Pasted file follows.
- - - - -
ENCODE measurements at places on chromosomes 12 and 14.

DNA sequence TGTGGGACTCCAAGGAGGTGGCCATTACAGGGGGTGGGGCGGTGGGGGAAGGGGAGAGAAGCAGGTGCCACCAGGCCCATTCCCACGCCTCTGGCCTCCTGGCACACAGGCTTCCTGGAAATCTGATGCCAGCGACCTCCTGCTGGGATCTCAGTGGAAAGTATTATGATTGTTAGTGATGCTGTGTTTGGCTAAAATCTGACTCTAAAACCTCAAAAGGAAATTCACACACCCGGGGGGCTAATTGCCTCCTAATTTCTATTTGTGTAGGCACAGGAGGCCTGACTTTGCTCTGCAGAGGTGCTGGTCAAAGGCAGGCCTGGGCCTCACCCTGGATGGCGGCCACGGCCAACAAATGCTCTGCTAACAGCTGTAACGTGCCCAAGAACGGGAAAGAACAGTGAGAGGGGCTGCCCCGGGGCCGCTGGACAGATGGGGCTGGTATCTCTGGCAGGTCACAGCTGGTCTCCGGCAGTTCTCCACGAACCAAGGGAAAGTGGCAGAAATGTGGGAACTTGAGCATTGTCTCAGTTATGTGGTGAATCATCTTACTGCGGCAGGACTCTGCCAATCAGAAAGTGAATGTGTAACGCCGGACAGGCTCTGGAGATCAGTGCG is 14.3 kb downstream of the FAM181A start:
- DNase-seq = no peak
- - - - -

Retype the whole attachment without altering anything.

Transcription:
ENCODE measurements at places on chromosomes 12 and 14.

DNA sequence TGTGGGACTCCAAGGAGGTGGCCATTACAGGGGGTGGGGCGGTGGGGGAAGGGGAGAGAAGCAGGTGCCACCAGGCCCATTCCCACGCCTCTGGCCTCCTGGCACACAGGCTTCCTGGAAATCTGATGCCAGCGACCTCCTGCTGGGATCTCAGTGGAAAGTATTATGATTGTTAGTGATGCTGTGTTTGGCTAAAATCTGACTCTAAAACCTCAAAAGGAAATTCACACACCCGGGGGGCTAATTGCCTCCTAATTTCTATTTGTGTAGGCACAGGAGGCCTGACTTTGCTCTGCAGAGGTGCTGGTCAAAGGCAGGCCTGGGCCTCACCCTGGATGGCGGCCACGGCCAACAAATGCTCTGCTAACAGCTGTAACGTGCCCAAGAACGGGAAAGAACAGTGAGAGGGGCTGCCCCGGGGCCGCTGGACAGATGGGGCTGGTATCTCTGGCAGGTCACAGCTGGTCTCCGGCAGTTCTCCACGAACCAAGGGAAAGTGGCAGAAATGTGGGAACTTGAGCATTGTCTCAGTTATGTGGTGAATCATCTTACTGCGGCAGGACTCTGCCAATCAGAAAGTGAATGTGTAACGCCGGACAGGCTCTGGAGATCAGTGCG is 14.3 kb downstream of the FAM181A start:
- DNase-seq = no peak